I don't see any benefit to adding it to foods. That's my opinion . Maybe appetite enhacement but that's a pretty subjective observation. Again in small quantities I'm not sure it will hurt but I'm particular about organics going into the water.

I've used garlic supplements for appetite enhancement and can't say it makes a difference even with finicky eaters like mandarins,fry , and certain wrasses. My fish gobble up foods with it and without it with equal vigor.


 
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Acanthastrea

New member
thank you for all the information, what additives would you recommend in a well stocked sps/lps/ excotic invertabreate tank, what brands do you recommend?
 

radiata

Member
Randy,

Thank you for your ongoing efforts to keep vendor claims honest. It is a shame indeed that the pet industry has no honest governmental oversight...

Bob
 

Randy Holmes-Farley

Reef Chemist
Premium Member
what additives would you recommend in a well stocked sps/lps/ excotic invertabreate tank, what brands do you recommend?

I don't really have specific brands I recommend (although I trust a few brands to have well thought out products, such as ESV, and since we can't know what all is in many products, trust means a lot, IMO).

I discuss additives here:

The “How To” Guide to Reef Aquarium Chemistry for Beginners, Part 2: What Chemicals Must be Supplemented
http://reefkeeping.com/issues/2007-04/rhf/index.php
 

Mael

New member
After speaking with Aviad from Red Sea I have come to trust their process in developing supplements, systems, salt and test kits more than I would others. Not saying there arent multiple good companies out there, since we know there are, just my choice.

As for Brightwell I used their salt mix the first 6 months my tank was up and running because I was given almost half a bucket with my tank. Everything thrived quite well, using half a cup per gallon always tested right at 1.026, coral had great color and growth for the most part and everything was happy, I also wasnt supplementing anything those first 4-5 months and just 10% changes weekly.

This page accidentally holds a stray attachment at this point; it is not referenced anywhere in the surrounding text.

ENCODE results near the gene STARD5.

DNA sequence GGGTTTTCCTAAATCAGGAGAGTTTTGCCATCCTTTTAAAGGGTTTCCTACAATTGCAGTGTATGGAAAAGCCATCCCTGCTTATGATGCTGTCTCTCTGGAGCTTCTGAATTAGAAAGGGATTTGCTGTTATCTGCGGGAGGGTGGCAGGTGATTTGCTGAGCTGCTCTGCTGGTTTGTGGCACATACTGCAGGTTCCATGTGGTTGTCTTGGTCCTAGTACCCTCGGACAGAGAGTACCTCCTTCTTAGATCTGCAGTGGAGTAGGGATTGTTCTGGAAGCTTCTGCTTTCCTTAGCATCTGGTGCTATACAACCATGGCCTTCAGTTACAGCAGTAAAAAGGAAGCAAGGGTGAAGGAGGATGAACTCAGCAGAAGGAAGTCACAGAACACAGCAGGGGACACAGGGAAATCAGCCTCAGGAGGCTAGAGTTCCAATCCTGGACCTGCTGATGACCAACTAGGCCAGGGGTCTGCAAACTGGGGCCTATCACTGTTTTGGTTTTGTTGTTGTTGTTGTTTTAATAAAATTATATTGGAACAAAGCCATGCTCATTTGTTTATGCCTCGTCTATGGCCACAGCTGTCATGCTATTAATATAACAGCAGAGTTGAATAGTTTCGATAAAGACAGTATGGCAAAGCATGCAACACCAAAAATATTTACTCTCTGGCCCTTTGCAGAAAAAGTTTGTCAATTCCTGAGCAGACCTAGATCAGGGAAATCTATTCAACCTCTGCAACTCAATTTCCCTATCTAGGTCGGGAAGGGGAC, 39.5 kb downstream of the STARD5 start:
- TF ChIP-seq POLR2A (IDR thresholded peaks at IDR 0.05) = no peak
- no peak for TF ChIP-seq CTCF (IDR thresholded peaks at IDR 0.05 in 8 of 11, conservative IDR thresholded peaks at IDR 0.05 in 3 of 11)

When I ran out I switched over to Red Sea coral pro due to the reviews, info direct from red sea, and the fact the local suppliers always stock it at great prices. Main thing I noticed was having to use between 1/3 and 1/2 a cup(just over a third really) to get the same 1.026 salinity which is nice.

Going forward I have been and will primarily stick to red sea products for supplements and testing, although I never had issues with APi kits, brightwell or seachem supplements.
 

tmz

ReefKeeping Mag staff
Premium Member
thank you for all the information, what additives would you recommend in a well stocked sps/lps/ excotic invertabreate tank, what brands do you recommend?

I dose only calcium hydroxide for calcium and alkainity, a mix of magnesium sulfate and magnesium chloride for magnesium rarely .

Once in a while, I tinker with dosing some iron maganese for macro algae .

I don't recommend brands but can tell you those I've come to trust and use:

Coral Life Salt: hundreds of buckets over 10 years with only one poorly mixed one.

Salifert test kits for most things; api too., hanah 713 colorimeter for PO4 testing,hanah digital checker for alkalinity.

Pinpoint pH monitor, conductivity meter, milwaukee digital refractometer.

Bulk calcium hydroxide from Bulk Reef Supply

Arm and Hammer baking soda for carbonate.

Bulk Rox 8 granulated activated carbon from Bulk Reef Supply

HC gfo from Bulk Reef Supply

Store brand plain white vinegar and plain distilled vodka for organic carbon dosing.